Ipswich family share harrowing experience of dog poisoned by a starfish on Felixstowe beach

Archie and his family on their holiday in Snowdonia last year. Picture: JACKIE GARNHAM

Archie and his family on their holiday in Snowdonia last year. Picture: JACKIE GARNHAM - Credit: Archant

A woman from Ipswich has described her family’s trauma and warned fellow pet owners after their dog ate a poisonous starfish on Felixstowe beach.

Archie almost died after eating the toxic starfish on Felixstowe beach. Picture: JACKIE GARNHAM

Archie almost died after eating the toxic starfish on Felixstowe beach. Picture: JACKIE GARNHAM - Credit: Archant

Jackie Garnham was walking her one-year-old Cockapoo, Archie, on the seafront when he grabbed the creature in his mouth.

“He was running about the pavillion area,” Mrs Garnham said.

“He picked something up and we thought: ‘Oh my gosh, that looks like a starfish.’

“We were chasing him around but he thought it was a game. It was all gone before we could get it out of his mouth.”


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Mrs Garnham called the family vet in Ipswich who said to bring Archie in as soon as possible. However the situation soon became so severe that he was fast tracked to nearby Whitworth vets in Trimley.

Archie was then transferred from vet to vet as his condition worsened.

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“He was getting too dehydrated,” Mrs Garnham said.

“They were saying this sort of thing isn’t good. His back legs were dropping and his eyes were not what they were.”

Despite the fact Archie had been sick, the poison had started to spread to other parts of his body, meaning his diaphragm, heart, and respiratory system were at risk.

Since Whitworth didn’t have the necessary equipment to keep Archie breathing, he was sent to Orwell vets in Kesgrave. Shortly after that, he was transferred to Vets Now in Melton who could watch him overnight.

“Each vet had to phone some kind of helpline first because [this condition] is so unknown at the moment,” Mrs Garnham added.

At the emergency vets, Archie was diagnosed with dehydration and ataxia – which affects the nervous system.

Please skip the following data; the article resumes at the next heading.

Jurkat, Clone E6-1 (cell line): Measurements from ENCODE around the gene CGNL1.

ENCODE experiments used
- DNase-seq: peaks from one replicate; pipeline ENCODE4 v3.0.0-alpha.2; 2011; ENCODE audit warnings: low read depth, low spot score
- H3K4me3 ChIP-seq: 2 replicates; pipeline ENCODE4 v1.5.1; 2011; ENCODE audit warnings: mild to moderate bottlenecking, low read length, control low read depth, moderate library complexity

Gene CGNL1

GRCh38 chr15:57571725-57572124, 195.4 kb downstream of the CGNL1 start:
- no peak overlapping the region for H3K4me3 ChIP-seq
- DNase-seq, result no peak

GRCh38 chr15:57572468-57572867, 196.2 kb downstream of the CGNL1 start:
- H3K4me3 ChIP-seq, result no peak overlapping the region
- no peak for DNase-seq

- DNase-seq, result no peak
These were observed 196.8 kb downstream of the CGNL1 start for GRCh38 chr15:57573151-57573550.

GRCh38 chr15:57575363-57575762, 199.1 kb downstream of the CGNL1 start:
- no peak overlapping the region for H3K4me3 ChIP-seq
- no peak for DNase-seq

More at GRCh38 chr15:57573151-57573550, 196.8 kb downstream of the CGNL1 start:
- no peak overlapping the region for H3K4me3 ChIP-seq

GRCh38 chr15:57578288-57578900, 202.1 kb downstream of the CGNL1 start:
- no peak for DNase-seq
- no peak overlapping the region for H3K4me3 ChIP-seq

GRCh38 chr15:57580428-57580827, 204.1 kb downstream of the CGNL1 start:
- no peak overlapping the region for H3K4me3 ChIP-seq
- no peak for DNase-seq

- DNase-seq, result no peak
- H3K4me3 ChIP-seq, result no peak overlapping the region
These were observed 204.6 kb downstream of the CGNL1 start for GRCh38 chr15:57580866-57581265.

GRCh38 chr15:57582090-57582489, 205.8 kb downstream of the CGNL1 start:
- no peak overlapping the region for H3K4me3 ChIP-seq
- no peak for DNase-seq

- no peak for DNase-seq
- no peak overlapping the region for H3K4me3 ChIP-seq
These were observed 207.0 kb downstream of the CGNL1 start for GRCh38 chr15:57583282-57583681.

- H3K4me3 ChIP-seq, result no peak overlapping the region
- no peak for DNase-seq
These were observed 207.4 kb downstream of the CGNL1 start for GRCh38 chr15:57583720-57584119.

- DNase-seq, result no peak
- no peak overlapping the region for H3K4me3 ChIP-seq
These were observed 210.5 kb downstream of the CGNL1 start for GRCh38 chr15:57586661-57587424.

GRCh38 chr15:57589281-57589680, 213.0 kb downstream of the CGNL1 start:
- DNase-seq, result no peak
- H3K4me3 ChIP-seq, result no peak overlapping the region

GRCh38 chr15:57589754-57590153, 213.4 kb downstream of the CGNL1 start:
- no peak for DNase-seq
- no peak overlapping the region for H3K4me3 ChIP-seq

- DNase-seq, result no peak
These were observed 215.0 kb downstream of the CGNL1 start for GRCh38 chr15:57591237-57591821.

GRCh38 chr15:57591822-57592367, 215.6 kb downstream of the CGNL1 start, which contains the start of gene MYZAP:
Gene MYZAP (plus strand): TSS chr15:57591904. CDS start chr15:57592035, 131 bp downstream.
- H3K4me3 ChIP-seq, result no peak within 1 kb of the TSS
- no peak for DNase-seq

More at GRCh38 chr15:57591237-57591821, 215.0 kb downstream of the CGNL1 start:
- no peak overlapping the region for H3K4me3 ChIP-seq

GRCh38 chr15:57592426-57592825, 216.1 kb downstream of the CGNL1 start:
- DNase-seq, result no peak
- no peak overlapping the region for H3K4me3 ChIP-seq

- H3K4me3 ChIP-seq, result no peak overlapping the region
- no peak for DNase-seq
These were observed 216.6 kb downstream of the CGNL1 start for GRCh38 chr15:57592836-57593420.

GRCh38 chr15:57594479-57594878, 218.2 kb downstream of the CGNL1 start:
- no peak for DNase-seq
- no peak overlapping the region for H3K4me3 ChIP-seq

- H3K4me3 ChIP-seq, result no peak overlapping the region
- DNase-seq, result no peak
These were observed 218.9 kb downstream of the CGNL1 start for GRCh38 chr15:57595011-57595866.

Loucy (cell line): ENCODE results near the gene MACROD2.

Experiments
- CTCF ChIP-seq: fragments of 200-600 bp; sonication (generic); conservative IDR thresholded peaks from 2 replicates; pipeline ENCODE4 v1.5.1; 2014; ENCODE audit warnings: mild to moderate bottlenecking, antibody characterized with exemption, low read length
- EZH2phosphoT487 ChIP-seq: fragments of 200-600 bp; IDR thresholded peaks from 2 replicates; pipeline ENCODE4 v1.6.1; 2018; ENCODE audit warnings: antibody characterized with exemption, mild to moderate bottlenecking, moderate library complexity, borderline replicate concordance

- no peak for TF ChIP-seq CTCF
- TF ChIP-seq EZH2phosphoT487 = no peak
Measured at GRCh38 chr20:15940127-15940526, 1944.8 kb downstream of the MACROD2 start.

At this point, the family were starting to fear he wouldn’t make it. However the miracle cure came overnight, when Archie was treated with an intralipid infusion.

“That is what turned him around,” Mrs Garnham said.

“We went back in the morning at 7:20am but we didn’t think we would be taking him home. Looking at him now you would not have thought he was so ill.”

While Archie is still not 100%, Mrs Garnham said he was very lucky to survive, and wanted to warn dog walkers to watch their pets carefully while walking on the beach.

“It is so hard to see if they are eating anything, even if they are on the lead,” she said.

“It could have happened to anyone.”

She added that, while at the vets in Kesgrave, the family came across another dog which has ingested a poisonous sea creature – even though it had been kept on the lead.

“If you want your dogs to be able to run around on the beach, perhaps invest in a muzzle,” Mrs Garnham said.

Mrs Garnham kept friends and family in the know by updating a Facebook post throughout the day – which ended up being shared 1,500 times.

She emphasised that she wanted to thank everyone – both the vets for their care and expertise, and the Facebook users for their kind words and support.

“It comforted us, everyone saying he was going to get better,” she said.

“We were not expecting that. We would really like to thank people.”

Mrs Garham added that she was very proud of her sons, Bailey, 14, and George, 9, for being so brave throughout the experience.

She said: “I am really proud of how they have coped. They are so happy now.”

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